10 other uses for military helmets by Dorrell. April 2015.
First introduced in 1915 the modern military helmet has seen many advances and developments over its long life, both minor and significant, but perhaps the most significant was the change over from anti-magnetic steel to ballistic composite materials during the 1980s. Within the military the humble helmet has assumed many roles, from the front line to civil defence, however, perhaps this list of 10 alternative uses might surprise you.
Number 1 At number one we have perhaps the most iconic use of military helmets, outside the military of course. What self respecting 1960s biker gang would be complete without their German Stahlhelm, with or without iron cross decals and dare I say Viking horns.
Number 2 OK, I admit that I may be scrapping the barrel a little. With the increased interest in airsoft over the last decade, ex-army and even market ready Navy Seal styled compo helmets have been flooding the market aimed at your average airsofter or paintballer.
Number 3 With the introduction of a new helmet model or improved materials it has been known for old helmets, or in the case of the M1 helmet, liners to be refurbished and sold as kids toys, this was especially obvious during the Second World War.
Number 4 At the end of the Second World War with the mass devastation of cities and industry across Western Europe and the obvious lack of raw metal, basis necessities such as cooking pots and colanders were in short supply. With the vast amount of German helmets suddenly surplus to requirement combined with the resourcefulness of a few a solution to this problem was soon realised.
All manner of German helmets from standard M40s to Gladiator helmets and the now prized helmet M38 Fallschirmjäger were transformed into cookware. It is interesting to note that such pieces were either refurbished in their existing military form or clipped and repressed to offer a more uniformed look. Videos circulated on YouTube show this happening in Holland, while the German company BÖWE Textile Cleaning can trace it routes back to 1945, when they produced cooking pots from old helmets.
Number 5 Similarly to re-using surplus helmet stocks as kitchen equipment, although not on such a large scale, farmers and the like would often block up airvents and liner attaching holes on discarded helmets, add a crude handle and use the helmet for all manner of things, as can be observed on this example which was used as a pig food scoop by a French farmer.
No.3) A Hood M1 helmet liner converted into a kids toy.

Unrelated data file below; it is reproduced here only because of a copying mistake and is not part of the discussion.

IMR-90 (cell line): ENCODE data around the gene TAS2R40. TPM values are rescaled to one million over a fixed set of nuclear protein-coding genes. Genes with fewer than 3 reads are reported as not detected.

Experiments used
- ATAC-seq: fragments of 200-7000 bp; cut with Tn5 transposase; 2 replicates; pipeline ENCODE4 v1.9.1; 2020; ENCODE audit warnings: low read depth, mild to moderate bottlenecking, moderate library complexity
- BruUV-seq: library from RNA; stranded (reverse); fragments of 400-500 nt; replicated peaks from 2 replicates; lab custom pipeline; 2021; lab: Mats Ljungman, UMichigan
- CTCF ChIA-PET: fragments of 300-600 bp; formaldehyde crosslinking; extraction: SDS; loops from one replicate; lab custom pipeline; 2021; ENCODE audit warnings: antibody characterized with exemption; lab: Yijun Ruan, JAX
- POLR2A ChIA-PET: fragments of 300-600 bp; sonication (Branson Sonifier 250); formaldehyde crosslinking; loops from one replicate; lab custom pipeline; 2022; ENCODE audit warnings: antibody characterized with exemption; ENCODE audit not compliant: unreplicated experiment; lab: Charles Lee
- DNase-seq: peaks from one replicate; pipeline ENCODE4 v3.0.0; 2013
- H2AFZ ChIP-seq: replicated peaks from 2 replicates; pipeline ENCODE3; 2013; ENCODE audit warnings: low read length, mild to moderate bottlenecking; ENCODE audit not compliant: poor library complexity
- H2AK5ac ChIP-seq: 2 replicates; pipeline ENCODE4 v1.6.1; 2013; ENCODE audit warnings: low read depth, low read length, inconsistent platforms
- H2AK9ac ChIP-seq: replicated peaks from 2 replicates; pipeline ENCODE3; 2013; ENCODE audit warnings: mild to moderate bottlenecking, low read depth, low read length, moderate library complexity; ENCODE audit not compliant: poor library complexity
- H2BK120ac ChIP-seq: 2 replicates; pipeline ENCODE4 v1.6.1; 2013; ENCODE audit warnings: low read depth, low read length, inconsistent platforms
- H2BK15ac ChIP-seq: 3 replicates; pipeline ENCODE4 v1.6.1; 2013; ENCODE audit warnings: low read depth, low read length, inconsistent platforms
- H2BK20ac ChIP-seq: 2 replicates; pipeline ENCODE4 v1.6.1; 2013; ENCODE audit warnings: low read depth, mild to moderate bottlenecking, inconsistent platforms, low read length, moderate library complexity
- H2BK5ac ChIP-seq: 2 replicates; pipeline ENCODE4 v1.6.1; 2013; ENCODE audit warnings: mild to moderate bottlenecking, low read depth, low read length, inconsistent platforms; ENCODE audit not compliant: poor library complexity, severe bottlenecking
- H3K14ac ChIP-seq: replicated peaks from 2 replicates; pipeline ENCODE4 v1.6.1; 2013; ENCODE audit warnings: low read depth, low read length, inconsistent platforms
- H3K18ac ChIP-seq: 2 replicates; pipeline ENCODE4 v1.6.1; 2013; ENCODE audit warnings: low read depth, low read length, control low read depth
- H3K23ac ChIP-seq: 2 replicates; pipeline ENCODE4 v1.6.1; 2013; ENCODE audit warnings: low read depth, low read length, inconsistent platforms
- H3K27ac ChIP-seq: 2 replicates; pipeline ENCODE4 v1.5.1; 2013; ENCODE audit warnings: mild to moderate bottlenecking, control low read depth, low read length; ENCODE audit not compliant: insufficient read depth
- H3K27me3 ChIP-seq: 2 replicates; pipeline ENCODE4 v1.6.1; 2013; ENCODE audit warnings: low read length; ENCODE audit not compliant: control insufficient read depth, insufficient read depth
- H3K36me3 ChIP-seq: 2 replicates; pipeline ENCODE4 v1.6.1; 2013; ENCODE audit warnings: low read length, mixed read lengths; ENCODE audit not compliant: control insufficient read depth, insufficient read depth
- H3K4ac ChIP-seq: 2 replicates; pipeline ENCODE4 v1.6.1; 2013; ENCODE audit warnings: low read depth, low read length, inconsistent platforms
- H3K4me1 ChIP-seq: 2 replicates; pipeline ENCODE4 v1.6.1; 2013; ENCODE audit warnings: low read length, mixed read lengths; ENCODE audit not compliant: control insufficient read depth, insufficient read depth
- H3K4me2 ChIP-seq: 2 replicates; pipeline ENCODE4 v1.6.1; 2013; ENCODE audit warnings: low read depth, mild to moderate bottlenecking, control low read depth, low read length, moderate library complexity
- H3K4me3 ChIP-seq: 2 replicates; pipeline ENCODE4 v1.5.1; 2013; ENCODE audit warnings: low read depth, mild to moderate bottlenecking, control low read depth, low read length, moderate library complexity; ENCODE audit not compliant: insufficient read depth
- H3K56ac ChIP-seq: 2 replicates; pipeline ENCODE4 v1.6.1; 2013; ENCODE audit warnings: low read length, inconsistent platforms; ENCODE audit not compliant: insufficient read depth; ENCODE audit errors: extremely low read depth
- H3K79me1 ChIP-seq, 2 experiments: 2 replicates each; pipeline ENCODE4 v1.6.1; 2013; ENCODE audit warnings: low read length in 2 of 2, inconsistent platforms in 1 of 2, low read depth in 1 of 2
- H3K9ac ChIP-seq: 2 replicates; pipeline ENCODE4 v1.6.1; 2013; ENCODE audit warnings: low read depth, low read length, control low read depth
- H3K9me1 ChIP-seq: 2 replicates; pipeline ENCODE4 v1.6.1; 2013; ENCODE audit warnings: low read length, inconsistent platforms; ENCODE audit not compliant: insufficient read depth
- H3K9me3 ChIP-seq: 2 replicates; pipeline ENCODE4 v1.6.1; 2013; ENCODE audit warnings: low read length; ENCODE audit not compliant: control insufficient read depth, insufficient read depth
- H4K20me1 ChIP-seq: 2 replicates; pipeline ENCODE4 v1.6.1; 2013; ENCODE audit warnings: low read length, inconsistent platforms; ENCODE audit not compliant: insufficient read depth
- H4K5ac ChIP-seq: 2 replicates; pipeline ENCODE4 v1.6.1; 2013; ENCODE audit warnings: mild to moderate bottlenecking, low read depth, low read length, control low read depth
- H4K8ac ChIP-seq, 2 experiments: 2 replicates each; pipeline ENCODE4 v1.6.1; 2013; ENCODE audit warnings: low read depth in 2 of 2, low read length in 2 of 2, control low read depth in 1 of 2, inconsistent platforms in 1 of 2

No.5) A German M1942 fashioned into a pig scoop by a French farmer.
Number 6 It has been known for a number of old military helmets to be used as flower pots or hanging baskets. Again this was more down to individual resourcefulness than as a commercial venture.
Number 7 Another resourceful solution, which may also be seen as war-art along the likes of re-worked WW1 shell casings, may have its merits when displayed in the War Room or Bunker next to your prized collection, are those lamps which feature an old helmet shell as the lampshade. Again it appears to be less of a commercial venture and more individual inventiveness.
Number 8 Love them or hate them, art installations are not just about being pleasing to the eye but often make a bold or controversial statement. When such an artwork uses old, collectable and in some cases valuable helmets then it might be seen as a step too far for the dedicated collector. Cindy Kane's Helmet Projectis one such example which uses a variety of suspended US M1 helmets, including examples from World War Two and Vietnam. Her installation aims to draw attention to the work and sacrifices of war correspondents.
Number 9 Movie props! Modern war movies aside, which tend to use fibre glass helmets that look the part, rather than surplus or originals. Many postwar films and TV series used surplus helmets in one form or another, regardless of genre. Although the costume designers of Star Wars developed their characters' helmets from scratch, (which can be read at the Star Wars Helmets website), the appearance of certain helmets in the production have a distinct military appearance, particularly in the case of the German WW1 Stahlhelm and Darth Vader's helmet.
Number 10 Last but by no means least, museums and collections. Military themed museums serve a vital purpose of not only recognising our past history and importantly the sacrifices made by those that fought, and in most cases died, but also on social aspects regarding how times, fashion, technology and attitudes have changed. Technically speaking this is not necessary another use of the military helmet considering they are remaining in their original forms, but the helmet's new role is to visualise the past with tangible objects. Whilst most helmet collecting is primarily a private past time, perhaps exhibited to only but a few trusted individuals outside the collector's personal circle, it is indeed a preservations of history as with a museum, however, being passionate about their field, private collectors often seek to preserve the personal history of the object, which museums often do not.
This list gives ten of the most obvious alternate uses for military helmets and is by no means concise. I am sure others do usage exist and would be very happy to hear of them. I should also add that I have only chosen to cover the “pot” variety of military helmet, although leather pilot and tanker helmets are indeed a class of military helmet.
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